Diplo wears a suit and shirt by Balenciaga.
"I just don't want to fuck up," Diplo answers blunty, when asked whether mainstream success has made it more difficult to make the music he wants.
"But at the same time," he adds, without missing a beat, "if I lost everything today, I'd just start over again. Maybe I'll open a daycare and make up the best self-help book about it. Or maybe I'll open a pizza shop and make it the best pizza shop in Burbank and we can chain it. I'll be good at what I do or at least at making myself happy. I'll always be pushing forward. I think music is just something I got sucked into and I'm just doing it because it's going in the right direction. As soon as I suck and everyone hates me -- which might be right now and I don't know it -- I'm just going to quit and do something else." Those pizza making days are still a ways off, of course. These days everyone wants a piece of Diplo.
Over the past few years, the Mississippi-born producer has found a remarkable level of success, both through his own pet projects like the electro-dancehall-dub-hop-trap funk collaboration Major Lazer and producing records for some of the biggest names in music, from Bieber
Diplo's career went into overdrive in 2008 when the then-Philadelphia resident successfully transitioned from mixtape DJ to superstar producer thanks to his work on "Paper Planes," the Grammy-nominated single that also made M.I.A. a household name. These days, a conversation with Diplo includes semi-regular name drops like Usher and Snoop Dogg -- not so much for bragging rights as a casual commentary on what he's up to these days. A scan of his resume will reveal a staggering number of chart topping singles from the last few years, while a quick Google search brings up a slew of stories about an Instagram photo that may or may not have been shot during a whirlwind Jamaican vacation with Katy Perry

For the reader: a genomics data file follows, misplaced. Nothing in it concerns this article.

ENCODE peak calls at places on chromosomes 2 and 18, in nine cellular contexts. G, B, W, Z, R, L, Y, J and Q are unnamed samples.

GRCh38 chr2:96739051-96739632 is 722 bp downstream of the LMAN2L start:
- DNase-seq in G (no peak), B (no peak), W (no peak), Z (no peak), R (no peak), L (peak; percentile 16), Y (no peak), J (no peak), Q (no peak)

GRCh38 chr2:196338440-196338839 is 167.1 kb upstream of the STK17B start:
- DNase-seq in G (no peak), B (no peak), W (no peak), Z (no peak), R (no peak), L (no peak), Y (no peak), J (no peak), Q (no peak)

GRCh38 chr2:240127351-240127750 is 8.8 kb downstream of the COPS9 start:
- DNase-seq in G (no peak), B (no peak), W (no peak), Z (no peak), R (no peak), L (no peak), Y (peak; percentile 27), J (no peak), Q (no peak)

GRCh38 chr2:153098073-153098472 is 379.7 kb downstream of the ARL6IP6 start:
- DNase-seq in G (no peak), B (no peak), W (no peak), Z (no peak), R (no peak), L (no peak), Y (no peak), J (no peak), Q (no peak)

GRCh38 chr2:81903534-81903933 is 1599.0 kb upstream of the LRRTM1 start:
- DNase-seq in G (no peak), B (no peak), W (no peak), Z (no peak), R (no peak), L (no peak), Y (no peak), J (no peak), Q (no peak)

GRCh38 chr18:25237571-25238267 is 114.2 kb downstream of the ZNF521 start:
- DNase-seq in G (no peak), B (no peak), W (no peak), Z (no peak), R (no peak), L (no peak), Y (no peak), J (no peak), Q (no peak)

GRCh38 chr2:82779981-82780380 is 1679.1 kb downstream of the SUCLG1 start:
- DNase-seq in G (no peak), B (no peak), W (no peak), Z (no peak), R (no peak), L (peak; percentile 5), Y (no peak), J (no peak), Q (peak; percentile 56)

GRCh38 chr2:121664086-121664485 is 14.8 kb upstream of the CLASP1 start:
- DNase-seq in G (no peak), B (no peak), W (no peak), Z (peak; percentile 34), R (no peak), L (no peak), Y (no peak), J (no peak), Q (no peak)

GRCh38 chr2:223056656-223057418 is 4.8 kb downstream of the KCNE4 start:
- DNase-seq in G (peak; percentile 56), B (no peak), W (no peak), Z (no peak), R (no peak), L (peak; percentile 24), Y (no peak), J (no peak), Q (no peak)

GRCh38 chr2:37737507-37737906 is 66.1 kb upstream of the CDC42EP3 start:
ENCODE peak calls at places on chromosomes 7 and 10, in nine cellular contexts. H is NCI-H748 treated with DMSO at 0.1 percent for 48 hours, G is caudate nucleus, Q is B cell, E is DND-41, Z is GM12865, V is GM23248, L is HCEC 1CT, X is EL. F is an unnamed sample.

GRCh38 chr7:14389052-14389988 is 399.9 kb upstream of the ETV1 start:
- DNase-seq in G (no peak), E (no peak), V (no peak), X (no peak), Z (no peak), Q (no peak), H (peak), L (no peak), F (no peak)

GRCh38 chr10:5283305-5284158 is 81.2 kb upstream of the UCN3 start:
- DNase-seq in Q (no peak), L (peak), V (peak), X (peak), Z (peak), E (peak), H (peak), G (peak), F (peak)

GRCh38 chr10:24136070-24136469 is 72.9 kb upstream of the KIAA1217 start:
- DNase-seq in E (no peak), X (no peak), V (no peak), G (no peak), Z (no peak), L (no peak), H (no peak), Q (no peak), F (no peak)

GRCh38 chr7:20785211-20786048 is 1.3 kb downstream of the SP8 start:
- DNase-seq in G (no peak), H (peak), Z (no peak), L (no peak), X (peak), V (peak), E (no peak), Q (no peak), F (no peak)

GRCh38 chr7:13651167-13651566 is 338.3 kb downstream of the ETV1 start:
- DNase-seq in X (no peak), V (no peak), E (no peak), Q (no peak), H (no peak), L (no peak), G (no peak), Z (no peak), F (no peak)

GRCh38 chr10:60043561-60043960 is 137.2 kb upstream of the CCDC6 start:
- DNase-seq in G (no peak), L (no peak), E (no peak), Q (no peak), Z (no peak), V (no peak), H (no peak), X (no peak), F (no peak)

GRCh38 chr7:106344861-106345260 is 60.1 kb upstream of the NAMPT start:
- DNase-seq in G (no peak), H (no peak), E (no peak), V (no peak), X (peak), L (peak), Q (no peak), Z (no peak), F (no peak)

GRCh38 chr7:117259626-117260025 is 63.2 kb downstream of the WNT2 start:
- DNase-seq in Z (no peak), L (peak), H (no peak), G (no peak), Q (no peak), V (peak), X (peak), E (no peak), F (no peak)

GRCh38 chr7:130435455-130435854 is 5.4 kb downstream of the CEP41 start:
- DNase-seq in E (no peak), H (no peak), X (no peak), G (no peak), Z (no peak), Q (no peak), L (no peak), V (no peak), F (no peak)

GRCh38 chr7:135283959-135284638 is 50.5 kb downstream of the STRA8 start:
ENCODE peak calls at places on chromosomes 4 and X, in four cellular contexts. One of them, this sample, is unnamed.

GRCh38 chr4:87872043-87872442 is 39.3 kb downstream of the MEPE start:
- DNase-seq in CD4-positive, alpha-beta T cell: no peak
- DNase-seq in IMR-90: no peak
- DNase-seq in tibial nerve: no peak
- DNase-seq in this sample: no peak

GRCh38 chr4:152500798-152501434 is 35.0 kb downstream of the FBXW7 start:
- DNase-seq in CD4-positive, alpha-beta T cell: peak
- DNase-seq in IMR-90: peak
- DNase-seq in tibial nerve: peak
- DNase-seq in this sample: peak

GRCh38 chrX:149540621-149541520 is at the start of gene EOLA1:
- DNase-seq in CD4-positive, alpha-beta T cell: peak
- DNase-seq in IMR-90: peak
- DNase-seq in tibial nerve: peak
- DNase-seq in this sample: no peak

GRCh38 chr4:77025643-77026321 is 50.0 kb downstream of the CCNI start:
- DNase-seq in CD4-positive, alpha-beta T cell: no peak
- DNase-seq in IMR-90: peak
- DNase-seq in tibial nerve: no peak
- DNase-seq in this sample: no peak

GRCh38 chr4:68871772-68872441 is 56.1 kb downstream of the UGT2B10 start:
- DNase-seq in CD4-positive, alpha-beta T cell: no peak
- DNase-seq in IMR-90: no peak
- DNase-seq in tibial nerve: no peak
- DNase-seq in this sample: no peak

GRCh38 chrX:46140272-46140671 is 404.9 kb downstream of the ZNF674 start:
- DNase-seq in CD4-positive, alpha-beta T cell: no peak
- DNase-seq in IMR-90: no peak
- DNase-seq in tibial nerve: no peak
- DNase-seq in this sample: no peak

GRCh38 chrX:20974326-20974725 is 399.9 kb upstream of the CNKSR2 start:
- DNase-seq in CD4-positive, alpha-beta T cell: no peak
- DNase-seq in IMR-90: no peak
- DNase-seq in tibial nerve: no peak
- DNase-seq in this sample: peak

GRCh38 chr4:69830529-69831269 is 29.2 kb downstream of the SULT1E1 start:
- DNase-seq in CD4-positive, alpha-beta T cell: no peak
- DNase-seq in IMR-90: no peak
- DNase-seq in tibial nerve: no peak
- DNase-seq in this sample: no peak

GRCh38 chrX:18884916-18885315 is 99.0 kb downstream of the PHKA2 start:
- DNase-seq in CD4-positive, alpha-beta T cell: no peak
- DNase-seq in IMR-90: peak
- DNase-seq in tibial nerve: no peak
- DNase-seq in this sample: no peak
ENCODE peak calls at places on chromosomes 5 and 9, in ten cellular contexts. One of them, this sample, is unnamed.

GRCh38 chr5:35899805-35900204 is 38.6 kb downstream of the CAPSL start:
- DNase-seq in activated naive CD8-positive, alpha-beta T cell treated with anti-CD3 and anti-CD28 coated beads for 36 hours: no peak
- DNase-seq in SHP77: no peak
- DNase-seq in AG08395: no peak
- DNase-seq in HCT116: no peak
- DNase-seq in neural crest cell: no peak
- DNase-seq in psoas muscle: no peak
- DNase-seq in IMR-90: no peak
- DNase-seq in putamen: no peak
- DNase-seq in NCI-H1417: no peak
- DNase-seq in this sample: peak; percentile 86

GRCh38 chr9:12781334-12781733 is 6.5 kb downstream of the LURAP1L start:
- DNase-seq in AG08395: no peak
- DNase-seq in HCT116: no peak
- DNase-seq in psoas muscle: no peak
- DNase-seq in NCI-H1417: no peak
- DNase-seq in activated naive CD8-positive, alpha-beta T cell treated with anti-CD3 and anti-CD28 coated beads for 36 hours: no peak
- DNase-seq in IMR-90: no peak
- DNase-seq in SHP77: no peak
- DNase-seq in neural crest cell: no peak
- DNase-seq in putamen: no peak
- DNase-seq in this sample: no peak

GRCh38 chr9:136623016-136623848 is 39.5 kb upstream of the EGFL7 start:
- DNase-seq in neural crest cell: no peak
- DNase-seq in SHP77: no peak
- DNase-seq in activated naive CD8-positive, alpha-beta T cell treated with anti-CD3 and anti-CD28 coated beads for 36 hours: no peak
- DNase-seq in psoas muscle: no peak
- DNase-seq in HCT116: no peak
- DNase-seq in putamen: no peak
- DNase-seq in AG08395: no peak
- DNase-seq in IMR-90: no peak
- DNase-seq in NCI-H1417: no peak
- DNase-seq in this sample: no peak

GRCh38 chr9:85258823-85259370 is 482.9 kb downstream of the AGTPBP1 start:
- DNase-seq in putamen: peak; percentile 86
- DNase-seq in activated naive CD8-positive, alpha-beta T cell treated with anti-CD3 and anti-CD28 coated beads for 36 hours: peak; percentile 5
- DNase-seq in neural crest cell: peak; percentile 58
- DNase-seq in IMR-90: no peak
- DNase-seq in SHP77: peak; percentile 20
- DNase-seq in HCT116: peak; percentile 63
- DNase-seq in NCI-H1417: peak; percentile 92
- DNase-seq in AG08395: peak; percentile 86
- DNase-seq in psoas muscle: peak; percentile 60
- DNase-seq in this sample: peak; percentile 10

Diplo wears a shirt by Dries Van Noten and sunglasses by Gucci.
What's truly remarkable about Diplo's resume, however, isn't so much the astronomical ascent as his ability to maintain an impressive level of autonomy and cred, even while he's steeped in the major label machine. That success owes a lot to Mad Decent
, the label he founded back in 2006 that has actively worked to upend preconceived notions of genre, particularly when it comes to such nondescript blanket labels as EDM.
"EDM is just a term that journalists came up with for the part of the market that sells energy drinks," Diplo explains, before launching into his label's mission statement. "At Mad Decent, we're cultural agitators. No one was checking us out at EDC [Electric Daisy Carnival] or those festivals. We don't fit anywhere on these festival circuits, because we're not big room, we're not big room, we're not trance. But some of the artists we have on the label like DJ Snake are having number one
albums on Billboard."
The other major factor in Diplo's maintained autonomy is, naturally, the internet, which has helped blur -- if not remove entirely -- stigmas surrounding genre and cultural context. "There's a new accessibility to music," Diplo says. "You used to just have radio as your point of distribution -- or MTV. Now it's SoundCloud. It's a rabbit hole you can go down for hours, and kids are excited about music. More kids are making it -- I'm talking about kids that are between eight and 18. They're the ones who are interested in Mad Decent. They're our fan base. Their older brothers listen to rap music or pop music or EDM. The younger ones listen to all that together."
Diplo wears a suit and shirt by Louis Vuitton.
The zero barrier to entry of distribution methods like SoundCloud have fostered the DJ's experimentation in ways that were once limited to low circulation mixtapes, providing a method to try new things and -- invariably -- fall flat on one's face on occasion. "Every time we break through, it's kind of by accident," he says, before adding, "I don't have a lot of pressure on me that other producers do. [Producers are] only as hot as their next song. As a DJ, I can put out thousands of songs. If one sticks, then it becomes popular."
"We just have to make people want to go out and dance," he explains. "No one will tell us what to do. We can go straight to SoundCloud and have a hit that way, like 'Harlem Shake.' [Ed. note: a Mad Decent creation, incidentally
] There are no rules." It's a model that continues to baffle big labels, 15 years in. "You have labels that don't want to waste their resources -- they have to keep their lights on with these giant record campaigns," he says.
Diplo all the while, is in the decidedly charmed position of serving as a conduit between the two camps. As a known experimenter, major artists tap him to help shake things up for the sake of artistry and maintaining cultural relevance. "If I'm doing something with Madonna, I'm trying to push the envelope," he explains. And given how uncertain the music industry is at present, there's plenty of opportunity for someone in Diplo's position to do the pushing. "It's like the wild west right now. We have someone like DJ Snake [of "Turn Down for What"], who's selling more than Mariah Carey's album. He makes music in front of his computer. He's going triple platinum and Mariah Carey can't even sell 10,000 copies."